The ultimate goal with these changes is often to have 100% of vehicle purchases starting online. This includes the vehicles themselves, as well as aftermarket sales, service contracts, and more.
An omnichannel approach puts the customer’s preferences first, allowing them to have the same experience no matter how they connect with your company. Through consistent branding and precise standards, your users should know what to expect whether they find your products in a physical store, on an app, or through your website.
You want the customer to be able to jump between channels throughout their journey to fit their comfort. Your team will need to be equipped for
- Several Touchpoints – The customer should be in constant communication with the manufacturer through touchpoints that are both on and offline
- Duel Awareness – You shouldn’t concentrate your marketing in only one realm. It should be online and offline with a combination of mediums like targeted ads, T.V. ads, outdoor marketing, and more
- Cross-Channel Consideration – While much of the searching and research that your customers will do to make purchasing decisions has already moved online, you can’t forget about the importance of in-person touchpoints such as test drives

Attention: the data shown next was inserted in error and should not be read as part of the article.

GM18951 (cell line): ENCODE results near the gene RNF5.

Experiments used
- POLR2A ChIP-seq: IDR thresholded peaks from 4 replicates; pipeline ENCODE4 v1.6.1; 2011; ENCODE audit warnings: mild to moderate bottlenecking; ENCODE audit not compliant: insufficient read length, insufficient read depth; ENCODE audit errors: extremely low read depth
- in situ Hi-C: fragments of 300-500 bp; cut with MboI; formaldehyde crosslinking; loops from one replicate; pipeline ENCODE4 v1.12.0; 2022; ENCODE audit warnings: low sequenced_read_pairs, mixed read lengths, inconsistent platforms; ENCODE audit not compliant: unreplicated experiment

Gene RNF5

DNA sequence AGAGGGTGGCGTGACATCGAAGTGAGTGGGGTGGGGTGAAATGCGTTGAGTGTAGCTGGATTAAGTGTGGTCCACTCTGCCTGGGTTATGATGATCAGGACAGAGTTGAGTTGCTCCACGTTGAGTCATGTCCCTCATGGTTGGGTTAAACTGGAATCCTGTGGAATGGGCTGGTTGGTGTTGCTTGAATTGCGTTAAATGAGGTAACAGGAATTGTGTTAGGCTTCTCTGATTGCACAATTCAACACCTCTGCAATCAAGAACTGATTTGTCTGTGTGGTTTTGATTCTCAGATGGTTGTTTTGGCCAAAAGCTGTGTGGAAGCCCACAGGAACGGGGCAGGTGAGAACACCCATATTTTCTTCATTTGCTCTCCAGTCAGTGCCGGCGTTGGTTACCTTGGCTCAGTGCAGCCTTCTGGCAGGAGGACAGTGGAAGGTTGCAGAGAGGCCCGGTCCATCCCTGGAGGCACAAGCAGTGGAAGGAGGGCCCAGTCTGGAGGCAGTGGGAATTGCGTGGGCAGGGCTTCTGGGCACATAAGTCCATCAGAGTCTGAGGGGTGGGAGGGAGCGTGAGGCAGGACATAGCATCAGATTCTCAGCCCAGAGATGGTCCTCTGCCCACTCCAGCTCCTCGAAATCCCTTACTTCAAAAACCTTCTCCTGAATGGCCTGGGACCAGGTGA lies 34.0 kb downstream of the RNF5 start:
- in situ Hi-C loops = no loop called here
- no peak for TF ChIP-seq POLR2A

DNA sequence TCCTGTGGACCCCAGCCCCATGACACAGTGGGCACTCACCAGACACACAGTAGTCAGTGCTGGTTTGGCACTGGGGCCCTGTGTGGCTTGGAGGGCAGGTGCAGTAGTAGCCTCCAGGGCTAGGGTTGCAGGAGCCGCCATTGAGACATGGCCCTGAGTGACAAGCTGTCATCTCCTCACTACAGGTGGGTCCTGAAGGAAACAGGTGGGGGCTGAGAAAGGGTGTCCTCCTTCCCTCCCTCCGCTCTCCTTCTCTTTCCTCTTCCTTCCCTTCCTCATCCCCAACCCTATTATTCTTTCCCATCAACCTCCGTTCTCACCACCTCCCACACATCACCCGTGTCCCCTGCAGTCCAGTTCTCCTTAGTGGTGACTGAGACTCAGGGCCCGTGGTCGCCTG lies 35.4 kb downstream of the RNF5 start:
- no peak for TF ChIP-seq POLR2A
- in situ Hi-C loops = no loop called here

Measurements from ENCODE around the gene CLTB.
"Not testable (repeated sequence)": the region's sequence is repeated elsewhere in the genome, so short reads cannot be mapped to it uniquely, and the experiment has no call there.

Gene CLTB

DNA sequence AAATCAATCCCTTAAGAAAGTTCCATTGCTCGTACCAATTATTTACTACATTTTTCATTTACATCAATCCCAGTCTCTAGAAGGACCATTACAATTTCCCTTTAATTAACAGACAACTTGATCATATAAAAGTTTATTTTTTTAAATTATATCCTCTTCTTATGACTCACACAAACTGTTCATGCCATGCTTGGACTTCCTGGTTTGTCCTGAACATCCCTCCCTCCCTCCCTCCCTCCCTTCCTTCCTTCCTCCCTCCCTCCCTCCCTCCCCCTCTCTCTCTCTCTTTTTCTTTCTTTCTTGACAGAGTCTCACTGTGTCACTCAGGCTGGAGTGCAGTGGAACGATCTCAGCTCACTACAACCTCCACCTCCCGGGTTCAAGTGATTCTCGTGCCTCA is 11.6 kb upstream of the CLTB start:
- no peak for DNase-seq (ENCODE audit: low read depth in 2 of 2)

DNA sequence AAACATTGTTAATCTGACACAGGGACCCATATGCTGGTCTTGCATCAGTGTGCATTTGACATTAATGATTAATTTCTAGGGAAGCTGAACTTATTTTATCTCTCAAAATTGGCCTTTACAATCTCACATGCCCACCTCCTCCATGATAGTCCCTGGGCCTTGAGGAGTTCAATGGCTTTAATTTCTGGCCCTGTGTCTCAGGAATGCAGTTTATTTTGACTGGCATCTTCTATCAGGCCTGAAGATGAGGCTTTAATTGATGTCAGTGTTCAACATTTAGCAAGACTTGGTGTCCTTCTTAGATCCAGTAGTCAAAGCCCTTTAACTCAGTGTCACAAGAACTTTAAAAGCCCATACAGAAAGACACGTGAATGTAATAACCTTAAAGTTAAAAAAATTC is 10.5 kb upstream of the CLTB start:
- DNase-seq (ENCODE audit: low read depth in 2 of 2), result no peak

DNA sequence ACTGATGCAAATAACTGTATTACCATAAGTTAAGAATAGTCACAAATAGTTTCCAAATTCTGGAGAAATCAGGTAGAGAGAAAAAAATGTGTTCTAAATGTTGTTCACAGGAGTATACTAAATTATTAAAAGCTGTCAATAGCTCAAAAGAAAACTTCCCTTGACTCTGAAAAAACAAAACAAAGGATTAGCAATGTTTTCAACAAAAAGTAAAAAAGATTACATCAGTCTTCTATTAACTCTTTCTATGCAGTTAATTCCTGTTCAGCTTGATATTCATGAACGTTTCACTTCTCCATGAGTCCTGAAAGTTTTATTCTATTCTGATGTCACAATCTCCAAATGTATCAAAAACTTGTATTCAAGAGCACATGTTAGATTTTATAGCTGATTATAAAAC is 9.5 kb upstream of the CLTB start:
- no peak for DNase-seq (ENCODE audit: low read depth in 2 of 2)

While final sales and handovers are still happening almost exclusively in the retail space, there are starting to be more options for these to move online as well. The main focus is giving your customers the options so they can choose what works best for them.
Remember that even a 100% digital sales process does not mean that there will be no human contact. There needs to be human connection online through contact centers, retailers, and even inside the car.
This allows the customer to build trust because the purchase of a car is a much bigger deal than other online purchases like coffee or groceries. Digitization doesn’t kill retail but enables it to stay relevant and thriving.
Benefits of Automotive E-Commerce
Making the shift toward an omnichannel strategy also allows companies to put their customers first in new and important ways. They can look forward to
- Fewer Trips to The Dealer
- Price Transparency
- Higher User Satisfaction
However, the customers aren’t the only ones with benefits to look forward to. OEMs themselves can enable
- Future-Proofed Business Growth
- Cross Selling
- Knowing the Customers
- Improving Customers’ Experience
- Meeting Customers Wherever They Are